Tutorial: Catching Rogue Memory Accesses with Eclipse and GDB Watchpoints

Eclipse is great: it gives me the tools and capabilities to solve the really hard bugs to find. An example of that ‘hard’ category are ‘rogue’ memory accesses: something in the application is accessing an unwanted memory location and corrupts the data. This might be very sporadic, or takes a long while until it happens. With normal ‘stop-mode’ debugging (setting a normal breakpoint) and stepping usually won’t let me find that bug, as it might be coming from a pointer somewhere. Maybe from an interrupt routine. Or maybe an unitialized or corrupted pointer corrupts to my memory. Usually all what I know is the memory adddress of the data, maybe what is written, but not what or who is writing to that location.

In this article I’m using one of the ‘less-known’ debugging techniques available in Eclipse and CDT and how it works: watchpoints!

Watchpoint with Condition

Watchpoint with Condition

In this article I’m using one of the ‘less-known’ debugging techniques available in Eclipse and CDT and how it works: watchpoints!

Outline

In this tutorial I show how to use the debugger with Eclipse/CDT to detect unwanted writes to variables or memory. For this I’m using the NXP MCUXpresso IDE 10.2.1, but pretty much this applies to any other Eclipse with CDT. Eclipse is not really great exposing the watchpoint functionality, so this article should help you getting started.

Watchpoints: read/write access

Watchpoints are a kind of ‘breakpoint on data’. It is assumed that the data is a global variable and not a variable on the stack.

In the first case I’m going to find out what is writing on a variable or memory location. For this I’m going to use the following emulation example: The idea is to stop the debugger when a write access happens to that variable:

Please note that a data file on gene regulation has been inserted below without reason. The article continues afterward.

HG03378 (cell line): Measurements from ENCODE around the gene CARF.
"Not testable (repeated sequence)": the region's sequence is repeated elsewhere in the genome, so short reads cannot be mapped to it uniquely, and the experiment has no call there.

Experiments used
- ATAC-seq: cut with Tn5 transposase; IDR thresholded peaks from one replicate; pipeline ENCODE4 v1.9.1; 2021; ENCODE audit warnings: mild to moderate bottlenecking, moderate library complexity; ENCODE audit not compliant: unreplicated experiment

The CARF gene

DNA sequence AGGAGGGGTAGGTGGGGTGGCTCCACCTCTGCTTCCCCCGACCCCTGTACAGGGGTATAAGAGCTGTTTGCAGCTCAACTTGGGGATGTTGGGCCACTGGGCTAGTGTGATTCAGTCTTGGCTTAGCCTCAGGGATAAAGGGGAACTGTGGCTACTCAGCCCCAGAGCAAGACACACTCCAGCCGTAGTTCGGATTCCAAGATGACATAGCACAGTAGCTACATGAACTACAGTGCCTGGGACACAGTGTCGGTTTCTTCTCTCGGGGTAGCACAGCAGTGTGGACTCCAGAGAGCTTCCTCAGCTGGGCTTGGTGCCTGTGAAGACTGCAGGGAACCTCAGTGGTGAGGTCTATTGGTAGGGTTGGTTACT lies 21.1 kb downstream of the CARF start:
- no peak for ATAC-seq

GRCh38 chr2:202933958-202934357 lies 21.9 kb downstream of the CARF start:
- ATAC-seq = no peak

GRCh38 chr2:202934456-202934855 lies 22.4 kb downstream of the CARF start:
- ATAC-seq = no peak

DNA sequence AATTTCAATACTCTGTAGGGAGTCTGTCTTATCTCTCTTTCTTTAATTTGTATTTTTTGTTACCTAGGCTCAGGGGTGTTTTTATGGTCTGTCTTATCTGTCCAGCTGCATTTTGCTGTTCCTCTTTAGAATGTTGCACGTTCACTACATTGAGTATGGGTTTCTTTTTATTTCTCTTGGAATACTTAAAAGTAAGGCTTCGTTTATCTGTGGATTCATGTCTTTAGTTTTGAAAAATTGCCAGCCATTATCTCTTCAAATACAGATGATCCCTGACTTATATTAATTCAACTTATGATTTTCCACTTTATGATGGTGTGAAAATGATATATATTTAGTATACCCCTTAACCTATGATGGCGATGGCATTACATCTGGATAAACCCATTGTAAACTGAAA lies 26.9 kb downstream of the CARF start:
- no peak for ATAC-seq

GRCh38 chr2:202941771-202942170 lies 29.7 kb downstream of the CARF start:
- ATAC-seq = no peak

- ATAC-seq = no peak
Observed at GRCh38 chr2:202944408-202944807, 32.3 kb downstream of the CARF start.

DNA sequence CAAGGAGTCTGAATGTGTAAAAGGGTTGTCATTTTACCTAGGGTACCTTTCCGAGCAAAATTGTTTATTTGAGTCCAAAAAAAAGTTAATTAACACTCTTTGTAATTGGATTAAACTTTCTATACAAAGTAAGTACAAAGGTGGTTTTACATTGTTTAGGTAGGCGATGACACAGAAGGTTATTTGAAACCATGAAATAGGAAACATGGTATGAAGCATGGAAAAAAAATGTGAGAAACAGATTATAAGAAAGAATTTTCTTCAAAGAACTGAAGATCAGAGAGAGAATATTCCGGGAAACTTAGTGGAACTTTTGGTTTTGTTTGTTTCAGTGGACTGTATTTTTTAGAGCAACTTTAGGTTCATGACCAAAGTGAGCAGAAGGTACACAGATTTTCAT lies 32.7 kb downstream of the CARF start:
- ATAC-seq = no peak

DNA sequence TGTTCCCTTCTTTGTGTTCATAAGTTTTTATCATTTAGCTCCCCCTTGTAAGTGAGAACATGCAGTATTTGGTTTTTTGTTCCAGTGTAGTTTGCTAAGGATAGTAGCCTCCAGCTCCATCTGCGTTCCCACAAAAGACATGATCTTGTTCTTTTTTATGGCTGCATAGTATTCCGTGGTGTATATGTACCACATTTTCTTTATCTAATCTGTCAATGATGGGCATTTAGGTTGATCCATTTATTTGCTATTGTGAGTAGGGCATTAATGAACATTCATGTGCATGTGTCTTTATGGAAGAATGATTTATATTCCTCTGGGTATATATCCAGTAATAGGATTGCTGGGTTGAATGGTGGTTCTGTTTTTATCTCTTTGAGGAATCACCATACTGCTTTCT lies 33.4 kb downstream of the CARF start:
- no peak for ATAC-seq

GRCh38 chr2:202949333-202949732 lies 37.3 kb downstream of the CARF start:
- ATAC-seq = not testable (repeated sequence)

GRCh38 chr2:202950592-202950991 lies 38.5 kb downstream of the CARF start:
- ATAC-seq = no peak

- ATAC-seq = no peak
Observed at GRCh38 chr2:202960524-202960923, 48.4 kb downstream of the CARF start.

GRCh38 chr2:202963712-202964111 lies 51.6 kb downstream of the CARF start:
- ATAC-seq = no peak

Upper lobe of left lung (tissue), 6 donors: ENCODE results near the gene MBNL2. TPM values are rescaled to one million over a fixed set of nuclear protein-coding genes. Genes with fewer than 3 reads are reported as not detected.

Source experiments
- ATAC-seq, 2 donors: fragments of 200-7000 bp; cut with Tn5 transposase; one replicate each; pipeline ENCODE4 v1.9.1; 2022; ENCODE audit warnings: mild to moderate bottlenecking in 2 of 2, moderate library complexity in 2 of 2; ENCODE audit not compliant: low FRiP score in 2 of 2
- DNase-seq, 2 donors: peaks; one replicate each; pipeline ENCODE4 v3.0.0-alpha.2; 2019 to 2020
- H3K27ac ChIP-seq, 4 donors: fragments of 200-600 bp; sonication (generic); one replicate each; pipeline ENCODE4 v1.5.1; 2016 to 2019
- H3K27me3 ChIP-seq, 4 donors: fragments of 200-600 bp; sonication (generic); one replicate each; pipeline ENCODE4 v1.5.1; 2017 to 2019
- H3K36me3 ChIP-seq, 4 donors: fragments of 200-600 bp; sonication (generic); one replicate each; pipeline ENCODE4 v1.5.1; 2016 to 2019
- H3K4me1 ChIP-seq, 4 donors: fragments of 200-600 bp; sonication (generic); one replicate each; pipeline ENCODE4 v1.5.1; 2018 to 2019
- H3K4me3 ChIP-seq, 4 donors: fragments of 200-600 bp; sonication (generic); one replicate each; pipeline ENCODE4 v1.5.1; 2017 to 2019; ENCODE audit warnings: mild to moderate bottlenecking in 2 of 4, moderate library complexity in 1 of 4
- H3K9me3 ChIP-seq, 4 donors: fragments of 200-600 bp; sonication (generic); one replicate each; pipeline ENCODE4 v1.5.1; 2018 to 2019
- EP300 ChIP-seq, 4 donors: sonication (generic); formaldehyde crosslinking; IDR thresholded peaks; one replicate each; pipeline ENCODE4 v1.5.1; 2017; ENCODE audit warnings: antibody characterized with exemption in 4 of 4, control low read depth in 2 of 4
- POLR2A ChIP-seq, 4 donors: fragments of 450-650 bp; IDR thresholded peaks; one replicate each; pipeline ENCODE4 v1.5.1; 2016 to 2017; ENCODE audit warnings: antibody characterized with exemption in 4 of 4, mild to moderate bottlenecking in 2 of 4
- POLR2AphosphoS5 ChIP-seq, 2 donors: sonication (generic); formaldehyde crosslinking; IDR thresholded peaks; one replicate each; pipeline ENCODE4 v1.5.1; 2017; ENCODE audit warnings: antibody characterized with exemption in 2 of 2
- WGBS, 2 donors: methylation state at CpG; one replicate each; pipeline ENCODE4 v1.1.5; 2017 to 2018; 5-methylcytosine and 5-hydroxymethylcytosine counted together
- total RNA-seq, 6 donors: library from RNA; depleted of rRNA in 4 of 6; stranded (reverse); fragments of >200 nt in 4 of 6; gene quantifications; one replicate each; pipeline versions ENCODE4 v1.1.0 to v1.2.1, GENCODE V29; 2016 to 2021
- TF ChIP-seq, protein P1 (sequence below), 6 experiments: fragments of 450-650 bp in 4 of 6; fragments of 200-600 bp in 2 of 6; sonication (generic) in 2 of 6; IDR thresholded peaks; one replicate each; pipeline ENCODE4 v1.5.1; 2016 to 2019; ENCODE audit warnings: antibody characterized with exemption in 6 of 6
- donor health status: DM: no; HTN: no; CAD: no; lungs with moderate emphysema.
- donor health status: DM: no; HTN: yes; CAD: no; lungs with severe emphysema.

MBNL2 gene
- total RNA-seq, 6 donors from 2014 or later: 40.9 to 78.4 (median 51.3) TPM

static int testVar;
static void foo(void) {
	testVar = 1234; /* init */
	for(counter=0; counter<5000000; counter++) {
		if (counter==77832) { /* emulating something else corrupting my testVar */
			PRINTF("catch me...");
			testVar = 0; /* outsch! */
			PRINTF("if you can!");
		}
		__asm("nop"); /* just doing something */
	}
}

The easiest way to set a watchpoint is to use the Eclipse Outline view (see “Watchpoints: Data Breakpoints“):

Toggle Watchpoint

Toggle Watchpoint

I configure it as a write watchpoint, so it stops the debugger when a write to that variable or memory address happens:

Write Watchpoint

Write Watchpoint

If I run that application out of reset, it will stop the debugger in three places:

  1. During startup initialization (zero-out)
  2. Initialization of the variable with 1234
  3. The simulated ‘rogue’ write with 0
Watchpoint triggered

Watchpoint triggered

You might notice that the debugger stopped inside the printf() call. This because usually depending on the hardware there is some delay or jitter until the hardware comes to a full stop. This really depends on the hardware and how the debugger implements the watchpoint with the debug probe and hardware, but usually it sets up a kind of hardware trigger with ‘please raise a debug event if the data bus sees an access to that given address’. As usually this is handled in the microcontroller itself, this does not really affect the runtime behaviour of the application.

Watchpoint: Conditional Watchpoint

In the previous example the watchpoint triggered on any write access, so it triggered as well for the cases which were ‘ok’. But what we want to capture is that write with 0:

testVar = 0;

For this we could set the watchpoint with a condition like this:

Write Watchpoint with a Condition

Write Watchpoint with a Condition